Browsing named entities in Southern Historical Society Papers, Volume 4. (ed. Reverend J. William Jones). You can also browse the collection for Richmond (Virginia, United States) or search for Richmond (Virginia, United States) in all documents.

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Southern Historical Society Papers, Volume 4. (ed. Reverend J. William Jones), Defence of batteries Gregg and Whitworth, and the Evacuation of Petersburg. (search)
is road. March 27th, General Grant withdrew all save a small force from the north side of James river, and on the 29th moved the bulk of his army towards the extreme right of our lines, then rests from a lady, a refugee, at the time living in Petersburg; her home was on the south side of James river, below City Point some distance. It was in the Federal line, and had been despoiled by the srd movement of the enemy as much as possible, in order that troops from the north side of the James river might arrive and fill the gap between the right of our main Petersburg lines and the Appomattox. The enemy had withdrawn from the north side of the James river all but. a small force on the 27th ult., but General Longstreet had not learned of it in time to render any assistance up to thisde him on the same road, or take some road to his right. Gen. Ewell's command will cross the James river at and below Richmond, taking the road to Branch church, via Gregory's, to Genito road, via G
Southern Historical Society Papers, Volume 4. (ed. Reverend J. William Jones), Editorial Paragraphs. (search)
to send to our Archives, is but another sad illustration of the danger of allowing valuable material to remain in private hands. A distinguished Confederate officer wrote us last year that a fire had just. destroyed invaluable reports, &c., which he had intended to send us, and we fear that other such examples will be needed to convince our friends that the right thing to do with such material is to send it at once by express to J. Wm. Jones, Secretary Southern Historical Society, Richmond, Virginia. Remember, that where our friends have material which they are not willing to donate, we will be glad to receive it as a loan, to be carefully preserved and held subject to their order. Mr. W. B. McEWEN, a former agent of our Society in Georgia and Alabama, would find it to his interest to communicate at once with this office, and any friend knowing his whereabouts would confer a favor by informing us without delay. Our Bound volumes (3 of which are now ready), are very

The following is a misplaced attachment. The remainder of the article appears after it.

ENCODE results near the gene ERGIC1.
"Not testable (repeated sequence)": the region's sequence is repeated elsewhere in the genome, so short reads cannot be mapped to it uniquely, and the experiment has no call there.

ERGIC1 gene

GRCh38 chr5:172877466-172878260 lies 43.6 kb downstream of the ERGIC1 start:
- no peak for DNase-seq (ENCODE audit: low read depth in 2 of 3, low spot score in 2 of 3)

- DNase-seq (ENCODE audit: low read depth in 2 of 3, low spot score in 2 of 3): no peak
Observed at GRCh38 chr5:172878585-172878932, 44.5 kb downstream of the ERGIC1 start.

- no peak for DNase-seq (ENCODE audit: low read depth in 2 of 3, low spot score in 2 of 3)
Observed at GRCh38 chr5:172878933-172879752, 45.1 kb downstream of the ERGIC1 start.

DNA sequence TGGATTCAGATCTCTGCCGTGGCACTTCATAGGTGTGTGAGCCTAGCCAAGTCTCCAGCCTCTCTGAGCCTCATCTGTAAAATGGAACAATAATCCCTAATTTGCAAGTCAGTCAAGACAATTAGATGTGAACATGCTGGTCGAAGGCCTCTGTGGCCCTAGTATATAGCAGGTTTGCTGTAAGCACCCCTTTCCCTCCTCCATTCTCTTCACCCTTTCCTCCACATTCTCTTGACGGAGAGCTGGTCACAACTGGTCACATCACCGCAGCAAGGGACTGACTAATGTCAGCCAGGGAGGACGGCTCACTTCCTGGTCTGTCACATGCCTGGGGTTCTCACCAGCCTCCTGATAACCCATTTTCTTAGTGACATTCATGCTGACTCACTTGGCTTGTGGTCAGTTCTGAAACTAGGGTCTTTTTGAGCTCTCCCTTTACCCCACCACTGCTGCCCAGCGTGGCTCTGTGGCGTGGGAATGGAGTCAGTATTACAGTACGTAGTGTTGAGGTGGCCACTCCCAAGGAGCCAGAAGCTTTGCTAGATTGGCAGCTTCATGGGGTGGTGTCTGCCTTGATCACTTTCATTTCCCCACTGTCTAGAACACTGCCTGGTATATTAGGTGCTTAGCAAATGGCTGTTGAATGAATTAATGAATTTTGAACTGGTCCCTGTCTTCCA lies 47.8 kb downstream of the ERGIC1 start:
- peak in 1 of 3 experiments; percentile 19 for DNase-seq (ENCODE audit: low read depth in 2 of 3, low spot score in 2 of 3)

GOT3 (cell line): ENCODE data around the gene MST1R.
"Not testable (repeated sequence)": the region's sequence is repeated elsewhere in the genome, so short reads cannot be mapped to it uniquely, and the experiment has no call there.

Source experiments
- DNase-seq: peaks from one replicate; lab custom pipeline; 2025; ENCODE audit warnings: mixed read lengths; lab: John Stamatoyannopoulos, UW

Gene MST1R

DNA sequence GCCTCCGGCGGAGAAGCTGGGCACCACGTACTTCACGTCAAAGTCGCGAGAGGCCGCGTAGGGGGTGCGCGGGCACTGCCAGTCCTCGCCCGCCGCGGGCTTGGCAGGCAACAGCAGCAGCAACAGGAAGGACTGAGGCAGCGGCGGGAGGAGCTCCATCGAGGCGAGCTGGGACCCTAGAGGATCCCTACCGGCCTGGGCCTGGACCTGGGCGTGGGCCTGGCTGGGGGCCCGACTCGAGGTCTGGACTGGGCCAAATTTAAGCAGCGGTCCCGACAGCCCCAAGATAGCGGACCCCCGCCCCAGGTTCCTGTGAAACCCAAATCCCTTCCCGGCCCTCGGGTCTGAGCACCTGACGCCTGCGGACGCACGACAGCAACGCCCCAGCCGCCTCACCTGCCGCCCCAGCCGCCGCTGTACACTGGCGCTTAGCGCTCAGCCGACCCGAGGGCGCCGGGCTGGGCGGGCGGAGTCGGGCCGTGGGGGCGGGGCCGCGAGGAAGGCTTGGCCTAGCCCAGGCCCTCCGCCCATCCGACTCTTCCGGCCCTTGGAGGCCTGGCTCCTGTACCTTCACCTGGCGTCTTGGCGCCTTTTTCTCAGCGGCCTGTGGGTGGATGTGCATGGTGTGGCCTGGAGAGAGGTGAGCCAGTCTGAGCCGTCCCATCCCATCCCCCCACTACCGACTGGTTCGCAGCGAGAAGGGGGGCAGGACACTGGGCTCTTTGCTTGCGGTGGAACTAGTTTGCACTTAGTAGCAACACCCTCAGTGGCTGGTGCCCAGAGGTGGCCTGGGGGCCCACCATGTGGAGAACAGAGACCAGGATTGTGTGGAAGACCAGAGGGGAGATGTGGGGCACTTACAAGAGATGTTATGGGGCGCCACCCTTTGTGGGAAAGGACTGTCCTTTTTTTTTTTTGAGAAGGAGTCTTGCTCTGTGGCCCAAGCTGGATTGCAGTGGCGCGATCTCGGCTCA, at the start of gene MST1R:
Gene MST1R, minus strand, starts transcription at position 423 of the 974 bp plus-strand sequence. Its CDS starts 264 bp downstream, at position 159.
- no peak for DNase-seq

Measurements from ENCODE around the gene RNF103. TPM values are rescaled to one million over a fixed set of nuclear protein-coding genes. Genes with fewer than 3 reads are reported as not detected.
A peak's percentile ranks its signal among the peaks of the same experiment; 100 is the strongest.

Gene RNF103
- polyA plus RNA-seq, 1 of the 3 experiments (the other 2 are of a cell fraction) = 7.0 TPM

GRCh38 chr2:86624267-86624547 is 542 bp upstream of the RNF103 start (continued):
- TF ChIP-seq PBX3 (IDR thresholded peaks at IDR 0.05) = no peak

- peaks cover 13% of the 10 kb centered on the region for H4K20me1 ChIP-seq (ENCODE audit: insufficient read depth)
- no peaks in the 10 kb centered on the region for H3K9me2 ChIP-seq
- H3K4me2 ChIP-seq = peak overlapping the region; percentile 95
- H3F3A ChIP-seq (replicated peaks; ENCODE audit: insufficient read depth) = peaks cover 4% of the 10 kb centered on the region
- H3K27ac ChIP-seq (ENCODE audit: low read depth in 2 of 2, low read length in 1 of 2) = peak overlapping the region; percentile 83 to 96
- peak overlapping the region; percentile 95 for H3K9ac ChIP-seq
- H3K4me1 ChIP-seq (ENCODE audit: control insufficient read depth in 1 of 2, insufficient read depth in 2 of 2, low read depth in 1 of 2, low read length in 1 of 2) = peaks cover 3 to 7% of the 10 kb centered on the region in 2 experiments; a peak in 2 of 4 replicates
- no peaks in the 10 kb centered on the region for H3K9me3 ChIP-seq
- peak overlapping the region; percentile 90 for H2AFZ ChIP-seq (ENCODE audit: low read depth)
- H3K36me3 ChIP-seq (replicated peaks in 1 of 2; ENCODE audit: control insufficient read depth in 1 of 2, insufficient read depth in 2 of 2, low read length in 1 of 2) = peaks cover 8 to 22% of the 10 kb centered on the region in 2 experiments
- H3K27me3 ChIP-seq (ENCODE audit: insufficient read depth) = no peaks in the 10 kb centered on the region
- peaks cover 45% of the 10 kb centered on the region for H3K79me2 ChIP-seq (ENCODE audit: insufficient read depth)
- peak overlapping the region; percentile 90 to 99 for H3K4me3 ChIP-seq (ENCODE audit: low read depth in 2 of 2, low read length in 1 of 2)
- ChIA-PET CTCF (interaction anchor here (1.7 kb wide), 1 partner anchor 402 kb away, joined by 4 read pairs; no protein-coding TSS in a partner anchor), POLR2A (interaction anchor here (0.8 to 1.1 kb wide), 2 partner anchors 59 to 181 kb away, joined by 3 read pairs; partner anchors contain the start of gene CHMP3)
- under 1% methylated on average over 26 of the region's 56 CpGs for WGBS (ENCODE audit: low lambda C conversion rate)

Southern Historical Society Papers, Volume 4. (ed. Reverend J. William Jones), Causes of the defeat of Gen. Lee's Army at the battle of Gettysburg-opinions of leading Confederate soldiers. (search)
nt of Northern Virginia embraced all that portion of eastern Virginia and the Valley north of James river, and included all the troops within it. Of course, the movable army was less than the whole s at the close of May following, for two divisions of Longstreet's corps were absent south of James river, though the army in the aggregate was larger than it was at the beginning of the movement intrfolk in Virginia, with the control, by means of gunboats, of the Chesapeake, York river, and James river up to the mouth of the Appomattox — of the entire coast of North Carolina, except the mouth omore sagacious commander, would have been transported, by way of the Potomac, Chesapeake, and James river, to the position Grant was finally forced to take on the south of the James, when a siege of ea. Lee, but it also served to convince McClellan of the necessity of a change of his base to James river, which for us was the most dangerous position for him to occupy. Some of Forrest's raids als
Southern Historical Society Papers, Volume 4. (ed. Reverend J. William Jones), Leading Confederates on the battle of Gettysburg. (search)